Summer Reading – Vampires, Almost-Superheroes, Dwarves, and Deadly Sins

A couple of weeks ago, I mentioned the idea of focusing on short stories rather than full-length books for our summer reading lists. Although no one else has yet picked up the challenge, I have already barreled ahead on my own.

Having picked up a copy of the May/June Fantasy & Science Fiction journal, I read two stories in particular that really stood out for me.

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Sins and Dwarves

The first was Hilary Goldstein‘s Seven Sins for Seven Dwarves, a fantasy re-telling of the story of Snow White, in which the Dwarves have each been charged by God with the imprisonment of a demon.  These seven demons, as you have probably guessed, embody the Seven Deadly Sins, and each Dwarf keeps his demon locked in a chest at the foot of his bed.

Or, do they?

Being a religious scholar by formal education, I have a rather sophisticated view of the Seven Deadly Sins, and Goldstein’s organization of them was a little disappointing to me for that reason.  Also, in places, the writing seemed a bit simplistic and first-drafty.

Even so, the core idea was so engaging, and my curiosity to see where Goldstein would follow the original tale and where she would diverge was so strong, that this turned out to be one of my favorite stories.  I won’t spoil the ending, but it is a morally sophisticated tale with a denouement that is counter-intuitive yet satisfying.

Vampires and Heroes

The second was actually a “novelet” by Aaron Schutz rather than a short story.  Not sure whether a “novelet” differs from a “novelette” (I didn’t count the words) or if this is simply F&SF‘s in-house spelling.

In any case, the title of this story was Dr. Death vs. the Vampire.  To be honest, I would not have chosen this story to read from the table of contents, because I am wary of vampire stories after observing first-hand how Twilight has transformed the vampire myth into a sad, Jonas Brothers purity ring masturbation fantasy for Middle School girls.

There, did half the readers click away in bitterness?  Okay.

However, I opened to the first page of DvsV because that page had crinkled when I last tossed the journal into my book-bag a few days before.  And, after wrinkling my nose at the title, I noticed that the first section of the story was called “The Unwashed Masses,” a phrase I had just deployed that very morning in a rant about the publishing industry.

“Alright, hypothetical Angel of Fate,” I thought insanely to myself, “I’ll take your two hints and give this vampire story a go.”  I was not disappointed.

Now, a few pages into the story, the narrator starts to joke about one of the other characters being an “almost-superhero” and superheroes are another trope about which I am wary.  However, by the time it becomes obvious that the eponymous Dr. Death in fact seriously considers himself an almost-superhero — former member of the League of Almost-Superheroes — the narrator and his predicament had me hooked.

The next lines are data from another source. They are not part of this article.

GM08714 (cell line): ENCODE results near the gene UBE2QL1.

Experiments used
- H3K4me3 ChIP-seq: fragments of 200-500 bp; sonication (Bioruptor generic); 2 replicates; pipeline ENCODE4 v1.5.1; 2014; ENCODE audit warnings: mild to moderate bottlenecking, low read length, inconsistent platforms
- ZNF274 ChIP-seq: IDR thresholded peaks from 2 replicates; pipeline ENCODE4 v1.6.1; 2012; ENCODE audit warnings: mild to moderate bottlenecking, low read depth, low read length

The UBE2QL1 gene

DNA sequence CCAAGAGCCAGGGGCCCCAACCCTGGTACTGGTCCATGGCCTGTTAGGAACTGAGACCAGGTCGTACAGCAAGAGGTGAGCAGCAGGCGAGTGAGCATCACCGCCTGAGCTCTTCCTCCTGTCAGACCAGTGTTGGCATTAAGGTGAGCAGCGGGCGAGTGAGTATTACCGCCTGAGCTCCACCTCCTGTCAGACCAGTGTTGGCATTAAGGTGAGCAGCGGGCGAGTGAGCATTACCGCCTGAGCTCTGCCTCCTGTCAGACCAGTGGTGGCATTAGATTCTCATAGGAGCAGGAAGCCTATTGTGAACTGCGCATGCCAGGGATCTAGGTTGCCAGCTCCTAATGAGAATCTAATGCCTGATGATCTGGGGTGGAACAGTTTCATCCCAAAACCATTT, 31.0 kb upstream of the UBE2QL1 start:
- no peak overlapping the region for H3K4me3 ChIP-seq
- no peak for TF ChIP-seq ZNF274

Dr. Death is an empathic Kevorkian, a psychic who is able to detect the hopeless suffering of others, and has taken it upon himself to relieve them of it.  Terminally.  This unusual sense of duty explains the “former” in “former member of the League of Almost-Superheroes.”  They found him a little icky.

While on a cross-country bus ride (another not-so-subtle nudge from Fate, since the only vampire story I ever wrote took place entirely on a cross-country bus) Dr. Death encounters Schutz’s vision of a vampire: a being with no feelings of its own, and therefore invisible to Dr. Death’s empathy.

These vampires thrive on the emotions of their victims, which they are able to tap into by touch.  Since suffering is easier to cause and maintain than joy, they tend to kidnap their victims and milk them for their pain.  With no other special powers — at least, none that the story mentions — these vampires are like sociopathic serial killers on psychic steroids.

And, they don’t sparkle and aren’t dreamy.  They are, as vampires should be, creepy.

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But, what really intrigued me most about the story, as a writer, is how full of exposition it was.

Before starting on this short story experiment, I had opened The Lord of the Rings and began reading the first bits, which are entirely exposition.  Now, writing advice gurus will tell you that you can’t do this.  Too much exposition anywhere is a bad thing, and starting your story with it is just literary suicide.

But, Tolkien worked it.  And, so does Schutz in DvsV.  This is not to say there isn’t action in the novelet (wait until you read how Dr. Death finally turns the tables on the vampire) but the exposition and back-story are still damned interesting.

The key, if I were to make an Advice From A Dude entry on this, is not how much exposition your story contains or where (so long as it’s not just one long background essay) but whether you have the writerly skills to make background info interesting for the reader to read.  It’s not easy.  I would say it’s definitely harder than making dialogue and action interesting.

But it’s possible.  If you want to see how it’s done, check out Dr. Death vs. the Vampire.

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The May/June edition of F&SF is off the shelves now, but if you luck into a copy at your public library, I whole-heartedly recommend these two stories.

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2 Comments

  1. Yes, in college. It was called “Tiring The Prey” and was panned by my writers group as too ambiguous.

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